I made my second ever roasted duck using the prick & flip method: low heat (325 deg F) and long cooking (almost 5hrs), pricking and flipping the bird every 60 minutes. The goal is to let as much fat escape, essentially self-basting the duck in its own goodness. I'm quite sure Jennifer Mclagan, author of Fat: an Appreciation of a Misunderstood Ingredient, would approve that I saved the extra skin and fat to render. Duck fat is delicious to use in cooking. [on a sidenote: I have yet finished reading the (cook)book, but I'm enjoying her inclusion of fat related trivia despite her preachy tone. I'm assuming most people who own it aren't afraid of lard.]
Using leftover turkey from our freezer (strategic fridge-emptying menu planning), I made a cheddar biscuit turkey pie loosely based on this recipe. The parsnips and pork stock worked wonderfully with the standard mix of peas, carrots and celery. Also on the menu, the boy's wonderful (garlic & onion) focaccia and (mushroom and cheddar laden) scalloped potatoes.
As for my beet salad, here's a general breakdown:
- 1 lb beets
- 2 medium sized carrots
- 1/2 of a medium sized head of fennel (keeping the green tops)
- 3 apples (we had Spartans on hand), peeled
I was warned against this place before moving to London, but I figured I had nothing to lose - the restaurant's close to my yoga studio, and I only had an hour to nourish my belly and get back to campus for a friend's recital.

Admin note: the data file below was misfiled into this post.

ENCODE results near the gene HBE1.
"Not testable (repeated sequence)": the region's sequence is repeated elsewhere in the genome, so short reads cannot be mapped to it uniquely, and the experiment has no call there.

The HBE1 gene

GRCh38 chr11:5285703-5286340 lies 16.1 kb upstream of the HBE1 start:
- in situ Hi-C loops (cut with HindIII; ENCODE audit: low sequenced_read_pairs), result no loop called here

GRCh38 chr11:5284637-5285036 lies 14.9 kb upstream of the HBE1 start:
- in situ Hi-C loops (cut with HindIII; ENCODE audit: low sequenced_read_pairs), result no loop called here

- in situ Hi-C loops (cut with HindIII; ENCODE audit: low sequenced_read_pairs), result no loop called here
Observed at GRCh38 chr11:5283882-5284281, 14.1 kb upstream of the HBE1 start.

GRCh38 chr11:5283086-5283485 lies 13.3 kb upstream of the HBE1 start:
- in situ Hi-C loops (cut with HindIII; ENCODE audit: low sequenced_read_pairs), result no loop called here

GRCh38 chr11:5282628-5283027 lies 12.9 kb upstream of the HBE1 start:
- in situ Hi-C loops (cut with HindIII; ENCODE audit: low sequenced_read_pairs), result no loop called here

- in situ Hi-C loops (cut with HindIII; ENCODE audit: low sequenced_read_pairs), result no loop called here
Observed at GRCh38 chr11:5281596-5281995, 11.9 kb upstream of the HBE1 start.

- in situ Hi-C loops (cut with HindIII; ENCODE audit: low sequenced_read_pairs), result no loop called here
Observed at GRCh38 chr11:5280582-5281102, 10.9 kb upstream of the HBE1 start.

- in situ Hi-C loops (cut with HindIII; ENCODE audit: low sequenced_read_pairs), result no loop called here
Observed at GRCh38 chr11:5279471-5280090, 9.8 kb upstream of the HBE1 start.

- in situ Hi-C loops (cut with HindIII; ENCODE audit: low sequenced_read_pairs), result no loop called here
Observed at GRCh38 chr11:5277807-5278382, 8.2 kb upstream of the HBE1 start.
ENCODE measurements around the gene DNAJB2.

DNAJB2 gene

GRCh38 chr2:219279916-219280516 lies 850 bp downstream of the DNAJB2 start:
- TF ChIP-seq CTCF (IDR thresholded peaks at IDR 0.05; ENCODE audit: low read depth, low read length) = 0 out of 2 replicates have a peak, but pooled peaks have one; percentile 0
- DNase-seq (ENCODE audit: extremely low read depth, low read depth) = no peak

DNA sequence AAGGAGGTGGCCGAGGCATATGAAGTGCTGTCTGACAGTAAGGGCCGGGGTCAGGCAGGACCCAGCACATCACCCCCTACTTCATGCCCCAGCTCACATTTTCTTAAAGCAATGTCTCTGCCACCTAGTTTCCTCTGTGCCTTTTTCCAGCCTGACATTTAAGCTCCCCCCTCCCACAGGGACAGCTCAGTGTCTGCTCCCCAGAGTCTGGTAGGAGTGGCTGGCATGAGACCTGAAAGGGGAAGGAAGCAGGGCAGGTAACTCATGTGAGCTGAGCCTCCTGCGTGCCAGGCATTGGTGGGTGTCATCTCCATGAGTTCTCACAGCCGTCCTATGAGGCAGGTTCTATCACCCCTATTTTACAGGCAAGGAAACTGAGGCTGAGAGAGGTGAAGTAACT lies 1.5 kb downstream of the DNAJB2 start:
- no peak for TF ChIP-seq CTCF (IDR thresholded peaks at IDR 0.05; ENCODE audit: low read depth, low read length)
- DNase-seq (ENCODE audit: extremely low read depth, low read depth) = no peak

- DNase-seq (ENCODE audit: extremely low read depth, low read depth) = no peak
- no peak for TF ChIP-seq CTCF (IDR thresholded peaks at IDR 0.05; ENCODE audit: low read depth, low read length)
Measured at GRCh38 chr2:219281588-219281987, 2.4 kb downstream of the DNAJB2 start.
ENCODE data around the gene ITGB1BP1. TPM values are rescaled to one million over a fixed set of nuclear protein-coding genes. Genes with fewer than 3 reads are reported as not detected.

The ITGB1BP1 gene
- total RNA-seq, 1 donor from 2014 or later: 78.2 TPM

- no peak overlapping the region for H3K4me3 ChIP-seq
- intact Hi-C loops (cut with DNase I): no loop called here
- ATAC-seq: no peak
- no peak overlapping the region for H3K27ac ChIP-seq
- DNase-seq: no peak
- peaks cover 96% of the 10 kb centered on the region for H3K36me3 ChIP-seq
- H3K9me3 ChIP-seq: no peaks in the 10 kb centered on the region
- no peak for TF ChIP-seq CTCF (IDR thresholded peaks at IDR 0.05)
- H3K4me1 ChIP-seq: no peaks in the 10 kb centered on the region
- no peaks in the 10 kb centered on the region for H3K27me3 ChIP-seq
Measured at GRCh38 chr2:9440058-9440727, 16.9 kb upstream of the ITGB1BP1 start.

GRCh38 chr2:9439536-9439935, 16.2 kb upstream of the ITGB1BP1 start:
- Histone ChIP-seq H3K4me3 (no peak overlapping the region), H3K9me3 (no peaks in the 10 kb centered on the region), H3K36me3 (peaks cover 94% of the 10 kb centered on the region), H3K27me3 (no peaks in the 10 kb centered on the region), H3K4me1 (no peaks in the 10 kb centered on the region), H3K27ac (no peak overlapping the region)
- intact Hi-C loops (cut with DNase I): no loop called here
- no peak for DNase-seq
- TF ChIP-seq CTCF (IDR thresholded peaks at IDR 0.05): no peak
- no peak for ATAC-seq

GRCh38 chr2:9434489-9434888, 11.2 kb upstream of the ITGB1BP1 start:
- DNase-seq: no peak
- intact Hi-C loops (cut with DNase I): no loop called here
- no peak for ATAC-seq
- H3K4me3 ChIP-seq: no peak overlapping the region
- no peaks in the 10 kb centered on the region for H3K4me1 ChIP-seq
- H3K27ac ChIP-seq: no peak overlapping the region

Oh so wrong.
I called the restaurant from the yoga studio, ordering shrimp rolls and pad thai. Two very standard (and difficult to mess up) items, that should be at least average at any Thai restaurant (or restaurant claiming to be Thai). I was ravenous after my yoga class, and pulled out my stuffed-to-the-brim clam shell of pad thai. With my splintery disposable chopsticks, I shoveled a few steaming bites into my mouth. My mouth was burning 12 seconds later - not because of the steam, but the excessive sambal (which is an Indonesian chili paste, no?). Yes, that's right - burning. And I can take spice, usually even from authentic Asian restaurants. Even worse, the sweet-salty-bitter-spicy balance was off: too bitter (see note about spice), too salty (excessive fish sauce).
No saving grace with the ridiculously priced (6.95$ for two!) shrimp rolls. I had originally thought that splurging the extra 1.45$ extra for shrimp would be worth it and that I had nothing to lose. Oooooh dear. I was wrong to expect a Montreal-pho-house quality of spring roll, but I had a little bit of hope that maybe, just maybe, it would be at least mediocre-to-average quality. Nope. No herbs (?!). Piddly amount of cucumber. One piece of shrimp. Something that vaguely resembled white noodles. Tiny serving. And the peanut sauce was not peanut sauce: it was a dollop of peanut butter in a lot of way-too-sweet coconut milk. Of course, the extremely large and topped to the brim container of condiment that comes with a takeout order never makes sense either, but that's a tangentially related rant.
Bangkok Pad Thai
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735 Richmond Street
The use of our new pasta machine = success!